• The browser itself looks a bit like Safari – with tabs and an inspector no less – and a native macOS app. This means that not only did these people build a browser for their own hobby operating system, they actually also built a whole macOS app and the required compatibility layer (they call ‘Lagom’) to run this browser on other operating systems than their own.

So wait a minute, why are you not testing that super shiny new Dialogic website you were talking about earlier, you ask? Well…

It crashes, so: time to complain to the developer! Or, not so fast, this project was supposed to be fun remember, so these guys probably want to work on much more interesting things than this little issue. Instead, let’s see how deep the rabbit hole goes and attempt to fix it myself. The first step is to try and cause the same issue with the minimal amount of code possible. The error message hints it has something to do with the grid layout used on the site, which I happen to know is a bit complicated. My first guess was that the engine did not support dynamic CSS calculation (using calc(…)) but it turns out it can do that just fine. After adding some print statements to the code to see which grid the engine was actually trying to process right before the crash, I eventually figured out it was some other grid on the site causing the issue. This grid had the following CSS associated with it:

.four {
        display: grid;
        grid-template-columns: repeat(4, 1fr);
        grid-template-rows: repeat(auto-fit, auto);

With this I could reproduce the issue, at which point I decided to raise an issue with the developers, asking them to point me to where I should look to fix the issue (in open source they generally like it when you provide a clear description with a reproducible test case, but they love it when you help actually fix the issue!). Within a few minutes they pointed me at the CSS spec, and I figured out that my CSS was actually non-compliant – the ‘auto‘ is not allowed in ‘repeat(auto-fit, auto)‘. Had I looked at this in the Safari inspector, I would have noticed that it too had ignored that specific line. To fix the issue in Ladybird, all that would be needed would be to let it too ignore the invalid CSS rule. So, this is what I did and, let the result speak for itself:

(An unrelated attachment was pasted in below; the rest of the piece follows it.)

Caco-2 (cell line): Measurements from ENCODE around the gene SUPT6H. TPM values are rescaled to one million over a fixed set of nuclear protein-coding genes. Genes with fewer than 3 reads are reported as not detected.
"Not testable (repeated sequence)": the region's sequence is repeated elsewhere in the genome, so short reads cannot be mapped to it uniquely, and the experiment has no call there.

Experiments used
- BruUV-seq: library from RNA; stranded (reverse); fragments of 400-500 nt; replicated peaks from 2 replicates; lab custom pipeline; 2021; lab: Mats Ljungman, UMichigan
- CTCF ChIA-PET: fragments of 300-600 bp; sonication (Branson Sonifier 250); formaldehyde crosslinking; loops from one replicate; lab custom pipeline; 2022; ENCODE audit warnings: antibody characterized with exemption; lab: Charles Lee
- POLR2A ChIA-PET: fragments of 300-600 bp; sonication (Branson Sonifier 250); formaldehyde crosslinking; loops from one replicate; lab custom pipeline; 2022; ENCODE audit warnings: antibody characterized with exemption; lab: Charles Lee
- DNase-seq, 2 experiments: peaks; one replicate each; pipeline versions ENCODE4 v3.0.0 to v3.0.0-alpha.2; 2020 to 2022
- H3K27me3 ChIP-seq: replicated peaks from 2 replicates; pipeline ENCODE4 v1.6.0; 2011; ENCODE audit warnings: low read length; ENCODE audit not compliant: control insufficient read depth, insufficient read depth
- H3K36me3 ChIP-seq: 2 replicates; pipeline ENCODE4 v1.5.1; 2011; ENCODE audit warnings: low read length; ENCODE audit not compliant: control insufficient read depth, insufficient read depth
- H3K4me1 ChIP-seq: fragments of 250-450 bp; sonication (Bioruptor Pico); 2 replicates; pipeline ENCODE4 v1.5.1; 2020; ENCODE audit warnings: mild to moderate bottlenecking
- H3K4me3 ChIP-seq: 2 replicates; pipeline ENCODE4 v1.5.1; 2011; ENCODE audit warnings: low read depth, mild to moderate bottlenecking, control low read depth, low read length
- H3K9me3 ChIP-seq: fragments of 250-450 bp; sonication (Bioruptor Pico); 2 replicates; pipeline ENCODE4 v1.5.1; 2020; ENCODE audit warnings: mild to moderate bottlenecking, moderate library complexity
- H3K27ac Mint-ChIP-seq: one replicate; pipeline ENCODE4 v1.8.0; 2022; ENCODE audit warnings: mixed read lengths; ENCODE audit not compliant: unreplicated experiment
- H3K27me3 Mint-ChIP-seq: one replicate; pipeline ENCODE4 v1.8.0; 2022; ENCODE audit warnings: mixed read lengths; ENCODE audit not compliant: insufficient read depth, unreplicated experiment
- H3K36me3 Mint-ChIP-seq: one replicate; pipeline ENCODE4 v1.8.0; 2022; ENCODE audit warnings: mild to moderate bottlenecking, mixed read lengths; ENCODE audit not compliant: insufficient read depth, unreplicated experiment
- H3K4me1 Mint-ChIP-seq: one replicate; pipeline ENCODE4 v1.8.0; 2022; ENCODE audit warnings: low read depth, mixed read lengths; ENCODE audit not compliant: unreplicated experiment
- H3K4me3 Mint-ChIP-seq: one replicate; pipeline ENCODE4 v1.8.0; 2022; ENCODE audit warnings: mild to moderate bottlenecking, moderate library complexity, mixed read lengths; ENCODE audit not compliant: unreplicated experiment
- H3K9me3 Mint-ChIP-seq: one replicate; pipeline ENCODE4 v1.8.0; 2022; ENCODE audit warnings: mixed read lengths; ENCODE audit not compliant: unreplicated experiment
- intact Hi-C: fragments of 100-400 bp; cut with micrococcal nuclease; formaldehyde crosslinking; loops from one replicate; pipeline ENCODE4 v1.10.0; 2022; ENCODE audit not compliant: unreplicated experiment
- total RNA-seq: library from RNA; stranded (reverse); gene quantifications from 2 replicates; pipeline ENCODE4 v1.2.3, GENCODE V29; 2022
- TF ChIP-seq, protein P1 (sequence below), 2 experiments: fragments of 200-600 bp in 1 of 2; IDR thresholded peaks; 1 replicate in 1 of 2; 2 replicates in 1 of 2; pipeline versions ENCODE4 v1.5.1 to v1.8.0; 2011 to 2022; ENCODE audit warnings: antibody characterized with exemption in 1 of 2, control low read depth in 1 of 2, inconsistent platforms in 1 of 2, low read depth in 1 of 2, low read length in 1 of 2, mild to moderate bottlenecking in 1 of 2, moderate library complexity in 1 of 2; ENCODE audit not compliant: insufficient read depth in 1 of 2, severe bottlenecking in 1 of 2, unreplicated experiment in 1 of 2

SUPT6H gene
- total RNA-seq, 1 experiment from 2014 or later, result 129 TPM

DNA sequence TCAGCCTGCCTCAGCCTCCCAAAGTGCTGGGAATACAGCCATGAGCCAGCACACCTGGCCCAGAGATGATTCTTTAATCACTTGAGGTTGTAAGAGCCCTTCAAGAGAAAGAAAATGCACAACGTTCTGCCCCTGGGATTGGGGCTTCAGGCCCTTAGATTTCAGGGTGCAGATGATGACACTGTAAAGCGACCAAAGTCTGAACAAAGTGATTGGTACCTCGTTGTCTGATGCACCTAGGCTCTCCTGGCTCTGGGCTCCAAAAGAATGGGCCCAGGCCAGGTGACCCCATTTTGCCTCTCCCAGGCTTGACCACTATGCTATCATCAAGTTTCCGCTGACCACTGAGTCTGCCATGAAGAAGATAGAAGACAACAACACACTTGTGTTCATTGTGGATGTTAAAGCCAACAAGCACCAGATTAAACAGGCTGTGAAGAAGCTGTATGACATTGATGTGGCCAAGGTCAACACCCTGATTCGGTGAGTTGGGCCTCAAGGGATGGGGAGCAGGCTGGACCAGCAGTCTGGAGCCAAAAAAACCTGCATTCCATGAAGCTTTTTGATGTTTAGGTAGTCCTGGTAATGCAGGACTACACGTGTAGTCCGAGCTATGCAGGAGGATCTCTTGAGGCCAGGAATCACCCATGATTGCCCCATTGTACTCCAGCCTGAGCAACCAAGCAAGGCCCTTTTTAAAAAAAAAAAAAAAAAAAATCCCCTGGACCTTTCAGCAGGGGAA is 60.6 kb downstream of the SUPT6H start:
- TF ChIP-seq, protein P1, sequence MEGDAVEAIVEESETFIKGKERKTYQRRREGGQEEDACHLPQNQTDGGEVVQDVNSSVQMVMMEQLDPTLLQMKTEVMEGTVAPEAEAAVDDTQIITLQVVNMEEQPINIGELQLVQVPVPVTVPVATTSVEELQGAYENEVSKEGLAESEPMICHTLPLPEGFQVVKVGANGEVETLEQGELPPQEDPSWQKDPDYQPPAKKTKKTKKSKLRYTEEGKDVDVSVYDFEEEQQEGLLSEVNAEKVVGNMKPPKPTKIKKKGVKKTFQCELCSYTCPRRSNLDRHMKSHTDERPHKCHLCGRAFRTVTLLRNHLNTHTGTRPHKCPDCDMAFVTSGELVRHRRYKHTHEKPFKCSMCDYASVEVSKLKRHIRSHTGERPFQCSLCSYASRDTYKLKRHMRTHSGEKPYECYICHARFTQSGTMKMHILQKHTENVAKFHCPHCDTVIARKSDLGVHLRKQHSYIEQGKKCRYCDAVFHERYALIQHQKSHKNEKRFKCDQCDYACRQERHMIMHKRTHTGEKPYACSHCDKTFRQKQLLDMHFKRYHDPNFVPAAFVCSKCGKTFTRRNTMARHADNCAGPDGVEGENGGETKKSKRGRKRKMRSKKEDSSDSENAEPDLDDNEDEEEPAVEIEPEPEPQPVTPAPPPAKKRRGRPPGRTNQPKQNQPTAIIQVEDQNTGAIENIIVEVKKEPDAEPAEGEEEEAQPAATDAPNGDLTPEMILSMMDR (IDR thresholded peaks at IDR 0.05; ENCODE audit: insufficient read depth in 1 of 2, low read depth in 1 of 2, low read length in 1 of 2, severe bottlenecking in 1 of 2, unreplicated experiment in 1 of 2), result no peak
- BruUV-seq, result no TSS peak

While the layout is still not what it should be (some SVG icons are not showing up, the page is too wide, and there are these annoying dashes breaking words), the browser does not crash and the website is actually usable. I am very curious how far this fun project will be in a year from now.

For me personally, the takeaway from this story is this. Huge complexity does not mean that it cannot be understood nor that the ‘take it apart and rebuild it’ approach is futile – if you are motivated and skilled, you can single-handedly get very far as evidenced by this project. Truth be told, we are not all the 10x programmers these people are – I certainly am not anyway – but the story shows that it is still possible to meaningfully contribute. If tearing it apart and rebuilding from scratch is out of reach, try and contribute a tiny little piece to someone else’s effort – it is very satisfying and indeed, fun.

Update: apparently, with this small contribution I became the thousandth contributor to the SerenityOS project. Impressive milestone for the project!